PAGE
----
Egyptians voted yesterday in the country's first-ever contested presidential election, with fraud charges and scattered protests immediately surfacing in a ballot the government touts as a major democratic reform although longtime President Hosni Mubarak is almost certain to win.
Among the fraud accusations that popped up shortly after polls opened at 8am: That election workers inside polls in Luxor were telling voters to choose Mubarak and even filling out ballots themselves, and that Alexandria voters were promised food by ruling-party workers if they cast a vote.
Egypt says the decision to allow competitors to run against Mubarak signals a move toward greater democracy in a country that has seen only authoritarian rule for more than a half century.
Opponents, however, dismiss the reform claims as a sham. They note that Mubarak's ruling party controls most of the government, including the electoral process. And they argue the wide publicity given Mubarak by state-owned media made it difficult for opposition candidates to gain wide support.
One anti-Mubarak group, Kifaya, drew 400 people into Cairo's main square at noon for a protest. Anti-riot police stayed away despite pre-election warnings that the government would not tolerate street protests.
"In the name of 1 million unemployed, your nomination, Oh Mubarak, is null," chanted the protesters, who had called for a vote boycott.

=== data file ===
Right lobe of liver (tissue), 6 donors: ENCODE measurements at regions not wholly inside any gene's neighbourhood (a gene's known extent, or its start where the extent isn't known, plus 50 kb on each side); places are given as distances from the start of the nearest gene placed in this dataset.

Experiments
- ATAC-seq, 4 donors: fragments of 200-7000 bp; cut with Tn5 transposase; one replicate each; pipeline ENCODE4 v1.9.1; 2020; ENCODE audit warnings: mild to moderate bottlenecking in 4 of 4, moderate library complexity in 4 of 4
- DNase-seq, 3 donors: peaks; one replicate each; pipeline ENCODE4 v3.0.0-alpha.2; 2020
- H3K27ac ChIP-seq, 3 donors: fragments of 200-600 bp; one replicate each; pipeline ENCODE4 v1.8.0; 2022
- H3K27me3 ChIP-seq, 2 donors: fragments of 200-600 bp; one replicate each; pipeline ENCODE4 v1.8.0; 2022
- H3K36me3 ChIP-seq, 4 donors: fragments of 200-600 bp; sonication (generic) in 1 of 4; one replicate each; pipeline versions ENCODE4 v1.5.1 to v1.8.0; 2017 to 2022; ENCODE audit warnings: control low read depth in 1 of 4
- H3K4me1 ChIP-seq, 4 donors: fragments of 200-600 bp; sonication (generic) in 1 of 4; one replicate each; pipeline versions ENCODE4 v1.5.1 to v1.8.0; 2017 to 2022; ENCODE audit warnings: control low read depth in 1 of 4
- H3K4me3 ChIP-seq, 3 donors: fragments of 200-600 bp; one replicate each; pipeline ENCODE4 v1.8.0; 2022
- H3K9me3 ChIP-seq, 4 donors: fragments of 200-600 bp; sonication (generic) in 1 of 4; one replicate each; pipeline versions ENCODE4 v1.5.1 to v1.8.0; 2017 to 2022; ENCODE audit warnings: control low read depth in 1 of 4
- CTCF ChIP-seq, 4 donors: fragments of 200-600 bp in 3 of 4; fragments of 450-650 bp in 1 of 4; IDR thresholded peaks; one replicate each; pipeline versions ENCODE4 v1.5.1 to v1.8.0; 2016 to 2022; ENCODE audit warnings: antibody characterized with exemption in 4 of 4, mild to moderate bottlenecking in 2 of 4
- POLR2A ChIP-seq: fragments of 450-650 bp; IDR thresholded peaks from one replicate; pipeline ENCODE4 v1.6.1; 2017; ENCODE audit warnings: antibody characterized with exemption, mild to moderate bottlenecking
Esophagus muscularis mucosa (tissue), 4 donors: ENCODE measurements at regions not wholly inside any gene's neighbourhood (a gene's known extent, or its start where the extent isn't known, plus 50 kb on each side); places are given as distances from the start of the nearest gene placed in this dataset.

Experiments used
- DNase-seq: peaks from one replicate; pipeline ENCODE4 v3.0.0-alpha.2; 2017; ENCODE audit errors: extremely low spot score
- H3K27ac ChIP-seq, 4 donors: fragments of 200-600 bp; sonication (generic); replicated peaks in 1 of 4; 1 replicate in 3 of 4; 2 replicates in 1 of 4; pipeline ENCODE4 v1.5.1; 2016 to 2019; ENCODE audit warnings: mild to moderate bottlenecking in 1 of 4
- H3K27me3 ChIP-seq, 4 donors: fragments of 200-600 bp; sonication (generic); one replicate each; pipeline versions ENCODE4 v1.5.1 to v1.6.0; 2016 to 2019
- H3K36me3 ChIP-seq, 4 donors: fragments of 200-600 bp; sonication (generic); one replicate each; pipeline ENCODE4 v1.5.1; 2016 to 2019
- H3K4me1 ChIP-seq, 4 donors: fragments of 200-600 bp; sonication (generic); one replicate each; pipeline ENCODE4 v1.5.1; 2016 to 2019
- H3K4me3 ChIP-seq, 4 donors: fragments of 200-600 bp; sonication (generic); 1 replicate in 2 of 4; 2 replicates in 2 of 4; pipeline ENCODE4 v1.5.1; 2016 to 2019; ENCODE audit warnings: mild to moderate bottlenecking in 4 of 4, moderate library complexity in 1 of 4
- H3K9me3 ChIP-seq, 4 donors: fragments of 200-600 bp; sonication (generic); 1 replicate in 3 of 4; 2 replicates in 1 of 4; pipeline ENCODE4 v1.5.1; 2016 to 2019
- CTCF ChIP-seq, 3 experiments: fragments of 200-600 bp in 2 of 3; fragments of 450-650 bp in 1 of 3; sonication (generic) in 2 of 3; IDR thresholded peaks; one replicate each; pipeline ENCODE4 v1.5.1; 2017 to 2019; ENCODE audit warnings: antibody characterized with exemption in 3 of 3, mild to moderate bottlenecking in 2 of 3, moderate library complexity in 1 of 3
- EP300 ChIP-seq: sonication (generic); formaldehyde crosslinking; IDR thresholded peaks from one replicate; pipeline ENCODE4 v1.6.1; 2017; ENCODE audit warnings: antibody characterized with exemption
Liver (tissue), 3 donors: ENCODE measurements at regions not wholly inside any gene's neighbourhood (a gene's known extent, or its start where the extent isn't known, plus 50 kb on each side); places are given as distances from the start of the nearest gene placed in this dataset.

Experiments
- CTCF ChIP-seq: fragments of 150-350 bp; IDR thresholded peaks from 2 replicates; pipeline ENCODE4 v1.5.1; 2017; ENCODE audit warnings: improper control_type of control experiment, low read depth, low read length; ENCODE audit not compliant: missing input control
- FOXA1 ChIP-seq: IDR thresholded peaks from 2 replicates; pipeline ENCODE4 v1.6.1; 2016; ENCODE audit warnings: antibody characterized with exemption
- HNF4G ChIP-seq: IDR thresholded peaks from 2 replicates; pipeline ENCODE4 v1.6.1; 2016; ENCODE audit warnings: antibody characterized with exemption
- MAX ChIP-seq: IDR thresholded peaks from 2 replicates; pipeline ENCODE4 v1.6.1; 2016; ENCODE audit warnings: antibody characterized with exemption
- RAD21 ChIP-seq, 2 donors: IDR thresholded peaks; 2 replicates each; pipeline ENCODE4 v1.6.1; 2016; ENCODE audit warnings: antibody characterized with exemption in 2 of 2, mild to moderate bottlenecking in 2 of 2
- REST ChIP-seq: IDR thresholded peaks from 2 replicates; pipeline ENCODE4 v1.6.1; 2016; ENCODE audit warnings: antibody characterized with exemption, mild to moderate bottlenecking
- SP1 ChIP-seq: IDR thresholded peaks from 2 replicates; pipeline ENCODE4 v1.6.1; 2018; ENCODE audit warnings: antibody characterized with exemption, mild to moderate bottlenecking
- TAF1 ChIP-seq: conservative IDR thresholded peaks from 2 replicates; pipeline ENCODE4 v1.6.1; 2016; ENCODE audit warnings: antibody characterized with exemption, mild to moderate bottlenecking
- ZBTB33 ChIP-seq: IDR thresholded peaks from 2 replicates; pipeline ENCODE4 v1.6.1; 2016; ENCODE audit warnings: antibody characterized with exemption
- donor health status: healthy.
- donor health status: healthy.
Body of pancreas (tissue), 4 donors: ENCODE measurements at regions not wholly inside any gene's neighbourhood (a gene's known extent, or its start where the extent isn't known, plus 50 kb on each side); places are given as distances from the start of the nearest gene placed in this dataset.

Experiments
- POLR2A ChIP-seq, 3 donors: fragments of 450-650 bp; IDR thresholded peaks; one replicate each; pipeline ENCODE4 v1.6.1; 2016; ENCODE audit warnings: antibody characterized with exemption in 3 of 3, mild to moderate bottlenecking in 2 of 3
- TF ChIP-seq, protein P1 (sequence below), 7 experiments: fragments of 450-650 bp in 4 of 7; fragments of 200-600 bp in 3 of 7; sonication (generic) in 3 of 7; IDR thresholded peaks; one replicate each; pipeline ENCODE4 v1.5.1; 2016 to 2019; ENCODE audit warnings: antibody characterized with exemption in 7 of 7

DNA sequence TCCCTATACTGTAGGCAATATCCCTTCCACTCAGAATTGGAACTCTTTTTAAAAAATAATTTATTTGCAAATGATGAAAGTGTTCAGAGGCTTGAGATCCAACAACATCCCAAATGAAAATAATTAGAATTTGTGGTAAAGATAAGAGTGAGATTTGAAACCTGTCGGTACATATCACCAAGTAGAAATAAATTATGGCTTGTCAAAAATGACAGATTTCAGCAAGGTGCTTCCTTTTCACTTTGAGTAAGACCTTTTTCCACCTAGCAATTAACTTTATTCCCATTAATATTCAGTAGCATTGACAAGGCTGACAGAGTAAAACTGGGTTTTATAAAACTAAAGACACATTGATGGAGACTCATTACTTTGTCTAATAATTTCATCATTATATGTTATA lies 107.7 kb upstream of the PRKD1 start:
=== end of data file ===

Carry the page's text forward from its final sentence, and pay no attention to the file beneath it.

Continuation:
Turnout was expected to be low overall because many Egyptians, deeply alienated from a government they see as doing nothing, are unused to voting and believe their votes won't make a difference.
Other Egyptians seem to genuinely fear change and said they would freely vote for the candidate they know, Mubarak, long seen as the country's father and protector.
"I can't take a risk at a time like this because this is the destiny of a country," said Mohammed Shahat Bilal, 58-year-old welder in Alexandria. "We don't want what happened in Iraq to happen here. We want a stable country."
Nine candidates are running against Mubarak, but only two are considered significant, Ayman Nour of the al-Ghad Party and Noaman Gomaa of the Wafd. Nour, a young, media-savvy and controversial candidate, is certain to gain some votes in his Cairo base. Gomaa heads the oldest opposition party, which has some power bases in scattered towns.
Nour, after voting in his Cairo neighborhood, said he hoped elections would be "conducted with transparency. And if this happens it will be a big achievement for Egypt."
Mubarak was among the first to vote, casting his ballot in a school close to the presidential palace, accompanied by his wife and son Gamal, a rising politician.
Judges were monitoring yesterday's vote. But the election commission, made up of judges appointed by Mubarak, rejected an administrative court ruling allowing independent monitors inside poll stations, leading many opposition groups to fear fraud.